A monthly update would be worth doing even if the only benefit were that it gives your donors 12 chances to hear from you a year. But monthly updates also hold a storytelling opportunity to show a broader scope of your organization.  You can highlight seasonal and time-sensitive material, as well as the smaller happenings around your organization. Rather than focusing solely on your big accomplishments, monthly emails engage your donors in a more intimate way and give them a deeper look at the impact they’re making.

Email updates are also a good companion to campaigns. After your Year-End campaign is finished, plan to email donors regularly to report what their donations are doing. It doesn’t have to be strictly monthly, but consistent follow-ups demonstrate that their help made an impact.

Donor impact update

2) Newsletters

Print newsletters are a good vehicle for long-form content. You’ve got time and space to share interviews, explain complicated issues, and tell a vivid story. This kind of storytelling gives your donors the opportunity to engage emotionally with your work.

Newsletters have a longer shelf-life than an email since they can sit around on someone’s coffee table for a while. They aren’t the best for time-sensitive stories, but they shine when focused on profiles, stories of how a project developed over time, or explore the big issues of your organization.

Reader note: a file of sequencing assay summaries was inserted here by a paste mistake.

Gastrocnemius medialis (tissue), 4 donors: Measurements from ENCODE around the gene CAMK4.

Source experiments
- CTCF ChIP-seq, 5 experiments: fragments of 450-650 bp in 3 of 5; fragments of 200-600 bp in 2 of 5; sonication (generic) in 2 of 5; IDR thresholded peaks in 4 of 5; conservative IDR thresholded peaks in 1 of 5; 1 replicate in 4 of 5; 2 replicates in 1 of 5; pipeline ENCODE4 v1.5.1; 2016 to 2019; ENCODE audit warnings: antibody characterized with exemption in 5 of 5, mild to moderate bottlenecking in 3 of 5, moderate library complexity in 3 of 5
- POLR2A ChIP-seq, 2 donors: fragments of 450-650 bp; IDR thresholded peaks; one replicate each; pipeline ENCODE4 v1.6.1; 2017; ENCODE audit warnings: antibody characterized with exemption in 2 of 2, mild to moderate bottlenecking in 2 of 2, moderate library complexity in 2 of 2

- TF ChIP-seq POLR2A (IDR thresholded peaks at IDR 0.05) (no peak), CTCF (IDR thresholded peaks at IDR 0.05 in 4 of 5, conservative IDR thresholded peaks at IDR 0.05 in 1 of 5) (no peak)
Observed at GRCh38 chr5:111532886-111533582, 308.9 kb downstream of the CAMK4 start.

Don’t start sending a print newsletter if you don’t already. That’s a big undertaking, and I just promised you that I wouldn’t ruin your schedule. However, if you already do have a print newsletter, dedicate some space to updating donors on how things are going.

Remember, your update doesn’t have to be a big announcement or only good news. Keep your donors in the conversation, even if your update is, “This spring, we were all set to get started on constructing the new dormitory until we learned we had to get the land re-surveyed, which brought everything to a halt. We anticipate breaking ground in August.”

3) Phone Calls

A real human calling to tell you how your donation is working for change is memorable. That kind of interaction isn’t a cold transaction.

I am a big fan of fundraising folks calling donors without asking for money. For one, it’s fun to hear people’s voices transform from suspicion to delight, as they realize you aren’t soliciting them. It’s potentially quick (most people won’t want an extended chat), and easy to fit into those odd little bits of time in your day.

Calling to say “thank you” is a great place to start. Use a  simple script, like, “I’m Megan, calling from XYZ Organization. I wanted to thank you for your support. Your contribution to our conservation project helped us put five new beehives up at the Botanical Gardens, and we couldn’t have done it without you. Thanks!”